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8 of 12  Wed 27th Apr 2016 8:17pm  
Member: Joined Oct 2014  Total posts:822

Those bikes were also known as the Rough Inferior.
Just old and knackered

Non-Coventry - Lawrence of Arabia
Kaga simpson
Peacehaven, East Sussex
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9 of 12  Mon 3rd Oct 2016 4:34pm  
Member: Joined Sep 2014  Total posts:2961

I just loved this guy. Between the two great wars, Winston Churchill was known for his dinner parties at Chartwell, top politicians, forces top brass that arrived in their chauffeur driven latest model cars, and along comes Lawrence on his loud motor-bike, dressed as aircraftsman 2nd class. He would join the party, outmanoeuvre the top forces guys in war games, leave trailing the politicians in his knowledge of the statesmen of other countries. Friend of kings and princes, more courage than anyone but Winston himself on the battlefield. Better with words, more charming than anyone else in the company at the meetings. An outstanding man.
Non-Coventry - Lawrence of Arabia
w-aussie
perth w.a.
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10 of 12  Fri 11th Nov 2016 8:34am  
Member: Joined Nov 2016  Total posts:14

On 7th Mar 2016 6:15pm, MisterD-Di said: T E Lawrence was famously killed in an accident whilst riding his motor cycle, which was a Brough Superior SS100. These machines were individually built for the rider and known as the 'Rolls Royce of motorcycles'. I'm wondering if Beesman has one tucked away in his garage. Wink
I would love one (even @ 72). Last bike was a Velo - great. I think Brough still make custom bikes.
john dearsley

Non-Coventry - Lawrence of Arabia
drandle
Cornwall
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11 of 12  Mon 22nd Apr 2019 3:41pm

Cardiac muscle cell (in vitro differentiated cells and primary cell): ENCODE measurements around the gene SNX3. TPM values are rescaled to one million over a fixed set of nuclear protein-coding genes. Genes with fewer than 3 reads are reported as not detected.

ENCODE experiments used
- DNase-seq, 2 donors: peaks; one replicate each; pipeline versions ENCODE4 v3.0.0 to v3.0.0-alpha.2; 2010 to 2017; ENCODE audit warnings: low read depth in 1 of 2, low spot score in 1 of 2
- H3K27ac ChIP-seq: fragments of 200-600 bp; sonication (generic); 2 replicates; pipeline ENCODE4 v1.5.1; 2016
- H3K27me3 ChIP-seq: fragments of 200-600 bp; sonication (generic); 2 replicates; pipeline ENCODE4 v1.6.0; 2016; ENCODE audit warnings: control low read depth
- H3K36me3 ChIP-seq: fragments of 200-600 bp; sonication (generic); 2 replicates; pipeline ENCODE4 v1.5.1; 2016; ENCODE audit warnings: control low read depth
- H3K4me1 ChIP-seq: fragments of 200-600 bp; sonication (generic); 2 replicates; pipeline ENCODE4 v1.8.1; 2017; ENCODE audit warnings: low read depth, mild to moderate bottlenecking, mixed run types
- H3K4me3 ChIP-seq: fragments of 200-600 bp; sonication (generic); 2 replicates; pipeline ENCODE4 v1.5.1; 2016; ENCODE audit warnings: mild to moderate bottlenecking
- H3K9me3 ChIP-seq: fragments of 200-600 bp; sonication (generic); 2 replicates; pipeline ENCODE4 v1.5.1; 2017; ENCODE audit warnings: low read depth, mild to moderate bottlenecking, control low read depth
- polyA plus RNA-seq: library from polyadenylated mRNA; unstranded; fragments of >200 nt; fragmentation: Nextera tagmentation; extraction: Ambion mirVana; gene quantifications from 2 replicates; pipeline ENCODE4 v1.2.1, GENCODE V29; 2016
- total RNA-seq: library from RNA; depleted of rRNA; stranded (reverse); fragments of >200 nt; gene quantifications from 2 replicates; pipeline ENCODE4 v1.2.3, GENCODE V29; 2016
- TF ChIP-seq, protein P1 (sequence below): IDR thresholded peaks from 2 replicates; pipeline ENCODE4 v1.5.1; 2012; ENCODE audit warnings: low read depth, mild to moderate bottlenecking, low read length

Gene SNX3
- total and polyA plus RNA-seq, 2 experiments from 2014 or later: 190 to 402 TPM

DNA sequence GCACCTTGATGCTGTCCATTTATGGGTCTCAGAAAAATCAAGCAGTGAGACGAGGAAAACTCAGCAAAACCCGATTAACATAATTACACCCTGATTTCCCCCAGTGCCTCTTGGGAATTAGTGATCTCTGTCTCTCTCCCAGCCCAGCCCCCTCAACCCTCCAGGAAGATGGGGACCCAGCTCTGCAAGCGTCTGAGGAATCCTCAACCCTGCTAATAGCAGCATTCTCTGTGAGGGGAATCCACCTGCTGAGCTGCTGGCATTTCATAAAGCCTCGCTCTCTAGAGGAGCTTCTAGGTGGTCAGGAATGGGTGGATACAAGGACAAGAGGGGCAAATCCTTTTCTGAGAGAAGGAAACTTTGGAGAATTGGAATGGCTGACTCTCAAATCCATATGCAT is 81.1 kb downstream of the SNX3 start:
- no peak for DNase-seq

Member: Joined Feb 2019  Total posts:4

The story has always intrigued me. He was living at Clouds Hill Cottage which is a short distance away from Bovington Camp. He had been to the camp on his motorcycle to pick up his mail and was killed the return trip. The spot where he was killed is marked to this day and is only a few yards from the entrance to his cottage so he must have been travelling very slowly by then. There were subsequently all sorts of conspiracy theories but I suspect we'll never know the truth.
David

Non-Coventry - Lawrence of Arabia
Annewiggy
Tamworth
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12 of 12  Mon 22nd Apr 2019 7:25pm  
Member: Joined Jan 2013  Total posts:1504

There are several articles about the accident in the newspaper archives. It appears that TH Shaw, as he was calling himself, swerved to the other side of the road to avoid two youths on cycles. One of the cyclists, Albert Hargreaves, then ran into his friend and came off his bike. The other boy said he heard the motorcycle and then saw the man go over the handlebars. TH had a severe fracture of the skull and at the inquest they said that if he had lived he would not be able to talk and would have been severely brain damaged. Albert Hargreaves also suffered concussion. A witness said TH was doing 59 to 60 mph.
Non-Coventry - Lawrence of Arabia